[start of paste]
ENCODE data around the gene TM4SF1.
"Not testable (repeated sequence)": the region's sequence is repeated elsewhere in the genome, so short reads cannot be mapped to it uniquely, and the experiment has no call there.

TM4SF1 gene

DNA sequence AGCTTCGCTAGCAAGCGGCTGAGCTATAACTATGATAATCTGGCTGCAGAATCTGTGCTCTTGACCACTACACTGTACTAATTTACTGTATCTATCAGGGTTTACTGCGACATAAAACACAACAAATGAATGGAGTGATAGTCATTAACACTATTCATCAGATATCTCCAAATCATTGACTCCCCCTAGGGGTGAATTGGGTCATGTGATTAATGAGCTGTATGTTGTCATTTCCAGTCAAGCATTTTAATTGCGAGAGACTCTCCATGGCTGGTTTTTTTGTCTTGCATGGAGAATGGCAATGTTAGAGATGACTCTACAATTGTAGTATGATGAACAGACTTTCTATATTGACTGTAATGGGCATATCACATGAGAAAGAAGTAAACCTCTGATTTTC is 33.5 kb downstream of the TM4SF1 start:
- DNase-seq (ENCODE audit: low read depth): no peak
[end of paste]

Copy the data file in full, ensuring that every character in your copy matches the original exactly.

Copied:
ENCODE data around the gene TM4SF1.
"Not testable (repeated sequence)": the region's sequence is repeated elsewhere in the genome, so short reads cannot be mapped to it uniquely, and the experiment has no call there.

TM4SF1 gene

DNA sequence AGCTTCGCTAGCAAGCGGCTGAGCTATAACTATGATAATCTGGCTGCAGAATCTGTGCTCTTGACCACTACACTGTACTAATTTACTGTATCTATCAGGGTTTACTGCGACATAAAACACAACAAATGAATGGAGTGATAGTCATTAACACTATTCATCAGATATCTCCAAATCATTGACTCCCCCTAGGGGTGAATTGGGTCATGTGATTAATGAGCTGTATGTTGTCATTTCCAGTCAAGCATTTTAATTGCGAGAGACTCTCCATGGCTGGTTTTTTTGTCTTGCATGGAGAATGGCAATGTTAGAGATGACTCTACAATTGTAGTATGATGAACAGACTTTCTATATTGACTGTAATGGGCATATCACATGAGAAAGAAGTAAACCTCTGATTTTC is 33.5 kb downstream of the TM4SF1 start:
- DNase-seq (ENCODE audit: low read depth): no peak